The relationship between psychological inflexibility and the interpersonal needs underlying suicidality in a juvenile offender sample.
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Hapenny, Jacqueline Elizabeth, 1989-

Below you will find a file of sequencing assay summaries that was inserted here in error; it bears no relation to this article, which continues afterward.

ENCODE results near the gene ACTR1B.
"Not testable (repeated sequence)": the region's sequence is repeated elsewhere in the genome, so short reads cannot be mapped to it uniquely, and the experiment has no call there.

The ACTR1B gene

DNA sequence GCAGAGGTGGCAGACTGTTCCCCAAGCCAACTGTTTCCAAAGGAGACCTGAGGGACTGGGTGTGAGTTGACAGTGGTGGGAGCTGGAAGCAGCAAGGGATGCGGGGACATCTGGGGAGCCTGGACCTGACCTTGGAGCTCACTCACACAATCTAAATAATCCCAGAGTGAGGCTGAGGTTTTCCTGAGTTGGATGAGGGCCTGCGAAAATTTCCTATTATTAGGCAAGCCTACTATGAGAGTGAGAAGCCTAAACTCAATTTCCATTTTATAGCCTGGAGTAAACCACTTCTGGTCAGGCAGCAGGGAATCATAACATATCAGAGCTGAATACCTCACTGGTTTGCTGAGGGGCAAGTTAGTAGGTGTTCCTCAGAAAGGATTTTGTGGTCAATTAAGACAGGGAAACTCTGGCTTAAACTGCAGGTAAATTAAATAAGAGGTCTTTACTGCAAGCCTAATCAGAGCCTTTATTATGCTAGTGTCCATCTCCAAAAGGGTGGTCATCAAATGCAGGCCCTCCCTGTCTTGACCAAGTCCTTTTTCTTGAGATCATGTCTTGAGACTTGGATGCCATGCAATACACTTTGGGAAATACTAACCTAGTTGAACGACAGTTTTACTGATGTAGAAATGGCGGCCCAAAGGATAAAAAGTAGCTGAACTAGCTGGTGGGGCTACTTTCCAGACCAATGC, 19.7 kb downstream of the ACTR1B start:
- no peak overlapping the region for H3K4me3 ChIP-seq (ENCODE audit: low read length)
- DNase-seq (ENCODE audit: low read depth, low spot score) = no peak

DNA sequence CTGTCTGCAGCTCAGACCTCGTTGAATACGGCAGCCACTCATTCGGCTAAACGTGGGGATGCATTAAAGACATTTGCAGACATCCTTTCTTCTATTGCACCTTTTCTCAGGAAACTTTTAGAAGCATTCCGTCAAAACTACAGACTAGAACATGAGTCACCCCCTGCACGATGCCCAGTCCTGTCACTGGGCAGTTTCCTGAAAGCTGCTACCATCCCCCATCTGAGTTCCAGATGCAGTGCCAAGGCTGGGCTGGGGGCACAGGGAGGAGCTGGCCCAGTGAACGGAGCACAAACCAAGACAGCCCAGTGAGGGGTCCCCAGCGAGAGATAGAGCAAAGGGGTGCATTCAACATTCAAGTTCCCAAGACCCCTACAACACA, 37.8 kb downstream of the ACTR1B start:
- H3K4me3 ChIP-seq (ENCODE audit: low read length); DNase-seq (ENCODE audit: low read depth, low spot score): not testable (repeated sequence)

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According to the interpersonal theory of suicide, thwarted belongingness and perceived burdensomeness are necessary components underlying suicidal desire (Van Orden et al., 2010). Theorists suggest that psychological inflexibility underlies psychopathology, including suicidal desire (Hayes et al., 2008). Though research has related components of psychological inflexibility to interpersonal needs within adult samples (e.g., Hapenny & Fergus, 2017), it remains unexamined how psychological inflexibility relates to interpersonal needs within a youth sample. As juvenile offenders are particularly vulnerable to suicide, examining this potential relationship within a juvenile offender sample may provide unique insight (Joshi & Billick, 2017). The present study examined interrelations between psychological inflexibility and interpersonal needs. The sample consisted of 99 youths residing within a juvenile justice center in the state of Texas, with a mean age of 15.1 years (SD = 1.31, range 12-17). Participants were predominantly male (86.9%), with a slight majority identifying as African-American (36.4%). Participants completed self-report measures of the targeted variables (all Cronbach’s αs > .70). As predicted, psychological inflexibility positively correlated with thwarted belongingness (r = .31, p < .01) and perceived burdensomeness (r = .49, p < .01). Hierarchical multiple linear regression analyses found that, beyond covariates of depression and hopelessness, psychological inflexibility accounted for a significant amount of unique variance in perceived burdensomeness (ΔR2 = .06, partial r = .29, p < .01), but not in thwarted belongingness. Overall, the present results indicate that psychological inflexibility may aid in better understanding perceived burdensomeness and suicidal desire in youth.